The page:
Thu, Oct 13, 2011 - Page 5 News List

Myanmar releases top dissident

MASS AMNESTY:More than 6,300 elderly, sick, disabled or well-behaved prisoners are to be freed, state TV said. Scores, like comedian Zarganar, are political detainees

AFP, YANGON, Myanmar

Comedian, actor and political prisoner Zarganar, who was released from Myitkyina prison in northern Myanmar, smiles at Yangon’s domestic airport yesterday.

Photo: Reuters

Myanmar yesterday freed one of its most famous political prisoners under an amnesty by the new leadership that was believed to include at least dozens more dissidents in the authoritarian state.

The freedom of an estimated 2,000 political prisoners, including pro-democracy campaigners, journalists, monks and lawyers, has long been a key demand of Western powers that have slapped sanctions on Myanmar.

The Thailand-based Assistance Association for Political Prisoners said that at least 48 political detainees were understood to be on the amnesty list, but added that the figure could yet increase.

Zarganar, a prominent comedian and vocal government critic, was among those released as part of a pardon of more than 6,300 prisoners by the new leadership, his family said.

“I have talked to him. He is free now,” the activist’s sister-in-law Ma Nyein said, adding that he was expected to be flown home from Myitkyina in northern Kachin State where he was being held.

Zarganar was arrested in 2008 after organizing deliveries of aid to victims of Cyclone Nargis, which left 138,000 people dead or missing and prompted international criticism of the regime’s slow response.

The famous satirist was sentenced to 59 years in prison, later reduced to 35 years. He is believed to suffer from heart disease.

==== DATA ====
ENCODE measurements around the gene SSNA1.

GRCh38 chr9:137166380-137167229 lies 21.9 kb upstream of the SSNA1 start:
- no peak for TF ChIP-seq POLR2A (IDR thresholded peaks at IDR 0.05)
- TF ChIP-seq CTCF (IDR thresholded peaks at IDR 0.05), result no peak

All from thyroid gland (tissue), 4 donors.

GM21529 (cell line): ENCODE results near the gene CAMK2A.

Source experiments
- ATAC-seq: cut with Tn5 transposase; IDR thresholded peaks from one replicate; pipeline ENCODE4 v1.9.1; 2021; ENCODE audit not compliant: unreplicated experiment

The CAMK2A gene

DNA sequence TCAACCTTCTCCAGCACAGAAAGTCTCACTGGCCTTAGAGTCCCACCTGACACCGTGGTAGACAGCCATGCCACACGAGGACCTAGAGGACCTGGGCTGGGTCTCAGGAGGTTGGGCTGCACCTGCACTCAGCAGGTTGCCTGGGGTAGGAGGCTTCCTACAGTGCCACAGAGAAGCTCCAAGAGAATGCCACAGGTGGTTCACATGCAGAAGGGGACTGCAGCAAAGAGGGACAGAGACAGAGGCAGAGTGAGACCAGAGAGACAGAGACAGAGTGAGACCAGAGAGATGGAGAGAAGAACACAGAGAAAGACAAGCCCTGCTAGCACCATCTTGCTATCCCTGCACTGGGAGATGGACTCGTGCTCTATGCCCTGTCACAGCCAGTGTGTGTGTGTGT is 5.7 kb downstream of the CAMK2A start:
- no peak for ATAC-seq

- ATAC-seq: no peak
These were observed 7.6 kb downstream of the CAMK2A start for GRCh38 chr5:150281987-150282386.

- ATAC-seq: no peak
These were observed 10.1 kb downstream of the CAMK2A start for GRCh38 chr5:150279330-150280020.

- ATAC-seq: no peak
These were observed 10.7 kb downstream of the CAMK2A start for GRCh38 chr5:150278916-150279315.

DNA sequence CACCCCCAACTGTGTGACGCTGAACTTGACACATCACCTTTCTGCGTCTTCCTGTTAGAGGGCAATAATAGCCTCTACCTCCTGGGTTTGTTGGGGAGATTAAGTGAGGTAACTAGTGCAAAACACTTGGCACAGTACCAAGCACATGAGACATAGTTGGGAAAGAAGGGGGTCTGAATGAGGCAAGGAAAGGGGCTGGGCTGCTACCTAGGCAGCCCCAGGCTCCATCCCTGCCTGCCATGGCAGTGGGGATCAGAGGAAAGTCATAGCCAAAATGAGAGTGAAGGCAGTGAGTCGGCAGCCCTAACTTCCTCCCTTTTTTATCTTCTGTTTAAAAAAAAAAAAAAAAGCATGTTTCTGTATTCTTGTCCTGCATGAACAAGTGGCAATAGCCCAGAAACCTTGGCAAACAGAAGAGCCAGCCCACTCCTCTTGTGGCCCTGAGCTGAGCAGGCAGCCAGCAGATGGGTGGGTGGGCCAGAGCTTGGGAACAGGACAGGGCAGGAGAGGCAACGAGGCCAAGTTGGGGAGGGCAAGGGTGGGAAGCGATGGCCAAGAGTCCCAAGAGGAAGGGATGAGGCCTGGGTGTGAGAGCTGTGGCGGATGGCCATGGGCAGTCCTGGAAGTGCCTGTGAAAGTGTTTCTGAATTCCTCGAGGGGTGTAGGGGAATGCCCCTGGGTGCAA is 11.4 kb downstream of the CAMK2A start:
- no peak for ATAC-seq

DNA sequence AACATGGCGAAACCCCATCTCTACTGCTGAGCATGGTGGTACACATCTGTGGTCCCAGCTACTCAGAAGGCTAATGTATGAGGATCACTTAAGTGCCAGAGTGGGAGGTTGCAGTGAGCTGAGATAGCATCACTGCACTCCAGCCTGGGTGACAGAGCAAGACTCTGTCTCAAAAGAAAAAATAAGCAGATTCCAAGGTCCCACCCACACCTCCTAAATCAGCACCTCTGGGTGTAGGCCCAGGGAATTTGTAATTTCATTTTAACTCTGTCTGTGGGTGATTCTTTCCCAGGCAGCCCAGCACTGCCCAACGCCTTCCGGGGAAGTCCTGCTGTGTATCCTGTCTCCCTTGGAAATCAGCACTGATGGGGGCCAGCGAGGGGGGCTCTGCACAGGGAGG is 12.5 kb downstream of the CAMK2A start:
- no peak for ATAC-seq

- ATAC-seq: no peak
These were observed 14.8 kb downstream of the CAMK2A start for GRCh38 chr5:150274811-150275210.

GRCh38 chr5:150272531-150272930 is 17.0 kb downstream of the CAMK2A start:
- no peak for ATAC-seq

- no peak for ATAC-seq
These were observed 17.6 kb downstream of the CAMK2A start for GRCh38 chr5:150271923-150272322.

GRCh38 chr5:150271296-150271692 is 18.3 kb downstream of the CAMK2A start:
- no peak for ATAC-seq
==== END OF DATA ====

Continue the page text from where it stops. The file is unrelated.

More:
It was not immediately clear exactly how many other dissidents were included in the amnesty.

However, a government official, who did not want to be named, said about 30 political detainees would be freed in Yangon, mostly members of Aung San Suu Kyi’s National League for Democracy (NLD).

Separately, an NLD member said about two dozen political prisoners would be released elsewhere.

A mass pardon of dissidents would be arguably the clearest sign yet of change under a new government that has reached out to critics — including Aung San Suu Kyi, who was freed in November .

State TV announced on Tuesday that more than 6,300 elderly, sick, disabled or well-behaved prisoners would, starting yesterday, be granted an amnesty “on humanitarian grounds.” It said freeing detainees would allow them to “help to build a new nation.”

Many political prisoners were sentenced to decades in prison and have endured “torture and other forms of cruel, inhuman or degrading treatment,” according to Amnesty International.

Burmese President Thein Sein, a former general and senior junta figure, has surprised critics by signalling a series of political reforms since taking power following a controversial election in November.

He has been applauded by international observers for holding direct talks with Aung San Suu Kyi, who spent most of the past two decades locked up by the junta.

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